New Delhi: India Inc and domestic bourses have showed concern over Coronavirus and its impact on global trade recovery. The new virus sharing the same genre as that of China's epidemic of SARS (Severe Acute Respiratory Syndrome) of 2003, was first reported in WHO Disease outbreak news on January 5 in China's Wuhan.
Until now it has progressively spread across many countries.
According to the State Bank of India, the virus threatens global recovery. In the latest SBI Ecowrap report, analysts said that studies on economic impact of SARS virus of 2003 suggest that the outbreak had impacted industries such as tourism and the retail service sector harshly.
"Although the fatality is low, the new virus has progressed much faster than 2003 SARS case. The impact of outbreak on China will be severe as Wuhan is the hub of transport and industry for central China," the report added.
While the total cost on SARS outbreak in 2003 was reported at $40 billion, and at current market price the impact is pegged at $57 billion.
"With sudden shift in expenditure priority, growth will be affected in China and globally. Epidemiology models suggest disease is in ascending phase hence it is difficult to assess the full impact at this stage."
Meanwhile, the Engineering Export Promotion Council (EEPC) of India called for review on Coronavirus impact on trade, as China is among top 10 engineering exports destinations. It urged the authorities to comprehend the possible impact on trade as well, since engineering exports to China have been showing a robust growth in the current financial year.
Indian engineering exports to China increased by a significant 27.6 per cent to $1.77 billion during April-December 2019 -20 from $1.33 billion a year ago, according to EEPC India analysis.
"In fact, China has emerged as our 10th largest export destination for engineering goods, dominated by iron and steel as also industrial machinery," EEPC Chairman Ravi Sehgal said.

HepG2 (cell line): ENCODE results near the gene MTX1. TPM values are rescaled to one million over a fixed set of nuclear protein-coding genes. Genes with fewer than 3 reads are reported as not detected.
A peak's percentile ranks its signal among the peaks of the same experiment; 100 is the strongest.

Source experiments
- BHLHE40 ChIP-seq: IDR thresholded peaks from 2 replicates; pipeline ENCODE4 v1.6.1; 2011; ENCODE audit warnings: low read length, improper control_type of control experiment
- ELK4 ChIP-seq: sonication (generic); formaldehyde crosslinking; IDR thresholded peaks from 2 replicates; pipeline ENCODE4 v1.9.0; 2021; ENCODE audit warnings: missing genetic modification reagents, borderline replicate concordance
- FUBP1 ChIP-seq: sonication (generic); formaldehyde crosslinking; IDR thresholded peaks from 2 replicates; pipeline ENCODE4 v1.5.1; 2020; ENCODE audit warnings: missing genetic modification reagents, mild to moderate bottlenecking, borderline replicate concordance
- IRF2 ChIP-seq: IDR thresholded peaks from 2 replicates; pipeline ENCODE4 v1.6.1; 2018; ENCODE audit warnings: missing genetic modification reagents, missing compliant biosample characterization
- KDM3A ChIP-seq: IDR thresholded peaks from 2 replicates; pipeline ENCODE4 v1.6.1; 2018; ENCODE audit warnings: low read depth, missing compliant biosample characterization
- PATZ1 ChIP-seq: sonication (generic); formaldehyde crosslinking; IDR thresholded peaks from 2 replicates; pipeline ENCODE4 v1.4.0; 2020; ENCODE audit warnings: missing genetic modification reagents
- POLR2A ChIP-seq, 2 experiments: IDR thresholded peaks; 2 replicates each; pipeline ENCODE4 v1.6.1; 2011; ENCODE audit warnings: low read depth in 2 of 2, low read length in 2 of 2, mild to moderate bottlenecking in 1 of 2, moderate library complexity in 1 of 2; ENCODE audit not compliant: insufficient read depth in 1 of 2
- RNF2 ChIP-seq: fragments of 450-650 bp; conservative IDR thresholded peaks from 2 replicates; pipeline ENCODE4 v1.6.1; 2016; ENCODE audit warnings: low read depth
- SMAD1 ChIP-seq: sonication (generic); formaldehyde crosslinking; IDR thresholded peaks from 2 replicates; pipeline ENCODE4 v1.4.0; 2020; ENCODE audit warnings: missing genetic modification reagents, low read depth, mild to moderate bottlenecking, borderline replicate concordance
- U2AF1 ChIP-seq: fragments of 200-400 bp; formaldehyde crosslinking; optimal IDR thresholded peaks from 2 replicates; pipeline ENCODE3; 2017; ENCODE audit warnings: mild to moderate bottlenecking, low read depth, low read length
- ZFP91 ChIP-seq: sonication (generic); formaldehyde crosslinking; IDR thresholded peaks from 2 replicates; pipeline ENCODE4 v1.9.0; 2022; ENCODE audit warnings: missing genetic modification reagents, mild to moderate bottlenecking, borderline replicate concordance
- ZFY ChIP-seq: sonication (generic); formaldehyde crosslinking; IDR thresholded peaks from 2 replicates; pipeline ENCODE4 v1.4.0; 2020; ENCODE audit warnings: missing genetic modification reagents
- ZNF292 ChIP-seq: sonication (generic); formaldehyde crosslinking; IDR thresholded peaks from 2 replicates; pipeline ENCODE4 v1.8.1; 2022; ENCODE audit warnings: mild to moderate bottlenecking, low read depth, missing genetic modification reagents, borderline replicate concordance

He said that the government high level review has directed the Ministry of Shipping to initiate entry screening at the international ports having traffic from China.
"With disruptions reported in China due to transport and travel restrictions in several cities, we are trying to ascertain the exact impact on the trade," Sehgal said
YES Securities said that although the health scare is nothing short of a "black swan event", the anxiety and fear in the financial markets will be a short-lived affair, going by past crises.
"The restrictions on travel in Wuhan and other cities of Hubei province will dent consumer spending, especially during Chinese New Year Holidays," it said.
"However, the impact is deemed to be temporary. During similar epidemic in the past (SARS), economic impact was very short-term in nature, with the health-scare induced slowdown not persisting for more than 3-4 months."
The Sensex on Tuesday closed below the 41,000 mark as market sentiments were dampened on worries that the Coronavius would drag world economic growth.
Stock markets in China will be shut until next Monday after authorities extended the Lunar New Year break by three days in the midst of the Coronavirus epidemic.
The Sensex closed 188.26 points lower at 40,966.86 while the Nifty closed at 12,060.25, lower by 58.75 points. All the sectors ended in red except IT and realty. Metals continued to be the biggest loser followed by auto and media.